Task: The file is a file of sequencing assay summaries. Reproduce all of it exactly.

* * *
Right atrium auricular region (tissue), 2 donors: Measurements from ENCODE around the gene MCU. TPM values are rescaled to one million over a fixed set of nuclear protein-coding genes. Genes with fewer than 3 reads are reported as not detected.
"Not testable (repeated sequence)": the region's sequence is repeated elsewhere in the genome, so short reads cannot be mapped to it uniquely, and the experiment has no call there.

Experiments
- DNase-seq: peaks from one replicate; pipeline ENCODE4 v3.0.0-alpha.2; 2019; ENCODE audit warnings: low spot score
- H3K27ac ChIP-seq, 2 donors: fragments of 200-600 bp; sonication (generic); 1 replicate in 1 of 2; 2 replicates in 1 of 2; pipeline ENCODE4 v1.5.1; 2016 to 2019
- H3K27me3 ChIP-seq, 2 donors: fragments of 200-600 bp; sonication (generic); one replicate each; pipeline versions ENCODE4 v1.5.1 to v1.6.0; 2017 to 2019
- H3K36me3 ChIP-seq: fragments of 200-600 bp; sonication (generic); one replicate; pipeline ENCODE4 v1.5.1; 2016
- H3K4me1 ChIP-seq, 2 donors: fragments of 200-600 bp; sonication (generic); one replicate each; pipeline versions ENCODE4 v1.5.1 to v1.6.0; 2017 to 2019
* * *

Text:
Right atrium auricular region (tissue), 2 donors: Measurements from ENCODE around the gene MCU. TPM values are rescaled to one million over a fixed set of nuclear protein-coding genes. Genes with fewer than 3 reads are reported as not detected.
"Not testable (repeated sequence)": the region's sequence is repeated elsewhere in the genome, so short reads cannot be mapped to it uniquely, and the experiment has no call there.

Experiments
- DNase-seq: peaks from one replicate; pipeline ENCODE4 v3.0.0-alpha.2; 2019; ENCODE audit warnings: low spot score
- H3K27ac ChIP-seq, 2 donors: fragments of 200-600 bp; sonication (generic); 1 replicate in 1 of 2; 2 replicates in 1 of 2; pipeline ENCODE4 v1.5.1; 2016 to 2019
- H3K27me3 ChIP-seq, 2 donors: fragments of 200-600 bp; sonication (generic); one replicate each; pipeline versions ENCODE4 v1.5.1 to v1.6.0; 2017 to 2019
- H3K36me3 ChIP-seq: fragments of 200-600 bp; sonication (generic); one replicate; pipeline ENCODE4 v1.5.1; 2016
- H3K4me1 ChIP-seq, 2 donors: fragments of 200-600 bp; sonication (generic); one replicate each; pipeline versions ENCODE4 v1.5.1 to v1.6.0; 2017 to 2019